Brent oil held above $60 a barrel on Thursday, withstanding pressure from concerns about economic growth, while a sharp fall in U.S. inventories boosted West Texas Intermediate (WTI) crude futures.
International benchmark Brent crude was up 2 cents at $60.51 a barrel by 1215 GMT. WTI was up 48 cents at $56.26 a barrel.
“If the API (American Petroleum Institute) unexpectedly supplied bullets to oil bulls on Tuesday evening so that they could fire from all cylinders, the EIA flung the door of the ammunition depot wide open yesterday,” Tamas Varga of oil brokerage PVM said.
The U.S. government’s Energy Information Administration said on Wednesday that American crude stocks dropped last week by 10 million barrels, while gasoline and distillate stocks each fell by 2.1 million barrels.
On Tuesday, industry body API said U.S. crude stocks had fallen by 11.1 million barrels last week.
U.S. weekly crude production rose 200,000 barrels per day to a new record at 12.5 million bpd in the week to Aug. 23, the EIA said.
Concerns about a slowdown in economic growth due to the trade war raging between the United States and China, the world’s biggest oil consumers, along with the potential hit to oil demand, are keeping prices in check.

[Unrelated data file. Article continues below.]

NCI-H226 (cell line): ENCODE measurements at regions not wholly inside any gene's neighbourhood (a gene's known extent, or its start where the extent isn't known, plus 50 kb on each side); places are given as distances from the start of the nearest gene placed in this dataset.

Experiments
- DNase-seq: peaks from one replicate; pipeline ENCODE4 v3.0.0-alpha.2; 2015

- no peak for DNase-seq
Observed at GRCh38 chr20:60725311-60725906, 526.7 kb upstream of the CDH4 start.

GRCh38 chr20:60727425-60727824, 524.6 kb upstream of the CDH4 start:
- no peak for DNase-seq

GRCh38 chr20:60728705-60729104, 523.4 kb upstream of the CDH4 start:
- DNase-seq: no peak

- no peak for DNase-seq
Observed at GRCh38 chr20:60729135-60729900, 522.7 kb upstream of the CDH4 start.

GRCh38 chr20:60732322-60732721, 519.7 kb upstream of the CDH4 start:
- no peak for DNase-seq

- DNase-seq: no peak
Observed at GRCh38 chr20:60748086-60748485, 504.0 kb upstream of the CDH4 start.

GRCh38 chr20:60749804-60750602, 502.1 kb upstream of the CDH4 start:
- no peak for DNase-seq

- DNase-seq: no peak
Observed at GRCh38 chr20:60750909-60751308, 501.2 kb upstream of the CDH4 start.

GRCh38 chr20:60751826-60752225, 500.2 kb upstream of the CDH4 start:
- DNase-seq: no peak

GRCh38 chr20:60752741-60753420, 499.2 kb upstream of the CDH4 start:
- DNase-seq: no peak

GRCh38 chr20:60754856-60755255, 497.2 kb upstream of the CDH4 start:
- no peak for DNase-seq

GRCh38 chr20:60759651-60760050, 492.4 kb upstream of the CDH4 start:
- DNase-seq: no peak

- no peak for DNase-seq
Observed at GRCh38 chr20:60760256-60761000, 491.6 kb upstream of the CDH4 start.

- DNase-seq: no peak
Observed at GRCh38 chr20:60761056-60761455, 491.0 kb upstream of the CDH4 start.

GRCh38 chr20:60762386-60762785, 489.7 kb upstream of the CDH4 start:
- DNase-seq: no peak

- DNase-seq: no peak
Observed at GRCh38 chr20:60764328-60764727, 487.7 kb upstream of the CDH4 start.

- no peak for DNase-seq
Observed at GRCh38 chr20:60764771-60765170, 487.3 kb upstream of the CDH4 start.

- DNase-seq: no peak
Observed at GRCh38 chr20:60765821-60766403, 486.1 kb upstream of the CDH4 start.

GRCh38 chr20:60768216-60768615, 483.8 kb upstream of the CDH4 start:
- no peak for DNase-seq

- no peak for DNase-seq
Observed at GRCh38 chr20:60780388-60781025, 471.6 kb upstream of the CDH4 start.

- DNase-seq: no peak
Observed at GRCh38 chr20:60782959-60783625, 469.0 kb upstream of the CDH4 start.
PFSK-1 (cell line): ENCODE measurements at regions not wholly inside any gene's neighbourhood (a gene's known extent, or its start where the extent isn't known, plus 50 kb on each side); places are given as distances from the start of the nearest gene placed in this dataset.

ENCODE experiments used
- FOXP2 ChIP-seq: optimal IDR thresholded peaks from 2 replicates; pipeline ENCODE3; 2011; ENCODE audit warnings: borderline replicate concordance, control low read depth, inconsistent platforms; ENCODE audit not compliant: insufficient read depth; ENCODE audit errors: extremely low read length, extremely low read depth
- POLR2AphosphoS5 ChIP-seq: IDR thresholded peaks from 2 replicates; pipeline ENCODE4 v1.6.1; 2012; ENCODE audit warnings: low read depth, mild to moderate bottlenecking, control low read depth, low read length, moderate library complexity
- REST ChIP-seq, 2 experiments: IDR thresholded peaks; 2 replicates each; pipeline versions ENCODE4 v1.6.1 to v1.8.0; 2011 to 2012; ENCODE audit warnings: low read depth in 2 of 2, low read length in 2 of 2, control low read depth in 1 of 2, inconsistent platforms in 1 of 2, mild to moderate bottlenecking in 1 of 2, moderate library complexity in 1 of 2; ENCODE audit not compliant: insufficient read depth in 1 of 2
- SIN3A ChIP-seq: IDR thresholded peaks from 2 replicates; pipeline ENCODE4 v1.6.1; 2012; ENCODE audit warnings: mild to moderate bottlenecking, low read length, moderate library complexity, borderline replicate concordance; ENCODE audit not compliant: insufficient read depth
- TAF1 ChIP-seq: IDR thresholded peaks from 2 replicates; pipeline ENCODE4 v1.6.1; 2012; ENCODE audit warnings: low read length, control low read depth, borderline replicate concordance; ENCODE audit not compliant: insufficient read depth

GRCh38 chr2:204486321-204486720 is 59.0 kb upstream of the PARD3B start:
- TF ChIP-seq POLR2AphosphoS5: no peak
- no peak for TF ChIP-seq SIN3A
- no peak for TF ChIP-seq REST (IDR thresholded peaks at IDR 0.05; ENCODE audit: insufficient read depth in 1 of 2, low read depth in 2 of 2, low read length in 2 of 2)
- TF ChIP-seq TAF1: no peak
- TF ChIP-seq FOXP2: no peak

“Trade tensions (are) hanging like a dark cloud threatening to rain over oil prices,” said Jeffrey Halley, senior market analyst at OANDA.
China’s commerce ministry said on Thursday China and the United States were discussing the next round of face-to-face trade talks scheduled for September, but hopes for progress hinged on whether Washington could create favourable conditions.
San Francisco Federal Reserve President Mary Daly said she is in a “watch and see” mode as she assesses the need for another U.S. interest-rate cut for an economy that has “strong” momentum but faces headwinds from uncertainty and a global slowdown.
Concerns about the global economy have watered down the impact of oil production cuts that the Organization of the Petroleum Exporting Countries, Russia and other producers have been exercising over the past 2-1/2 years.
“When they (OPEC and its allies) really managed to accelerate the price from late 2016 onwards they had a big tailwind of global growth acceleration, now they have this big negative headwind of global growth de-acceleration,” said Bjarne Schieldrop, chief commodities analyst at Nordic bank SEB.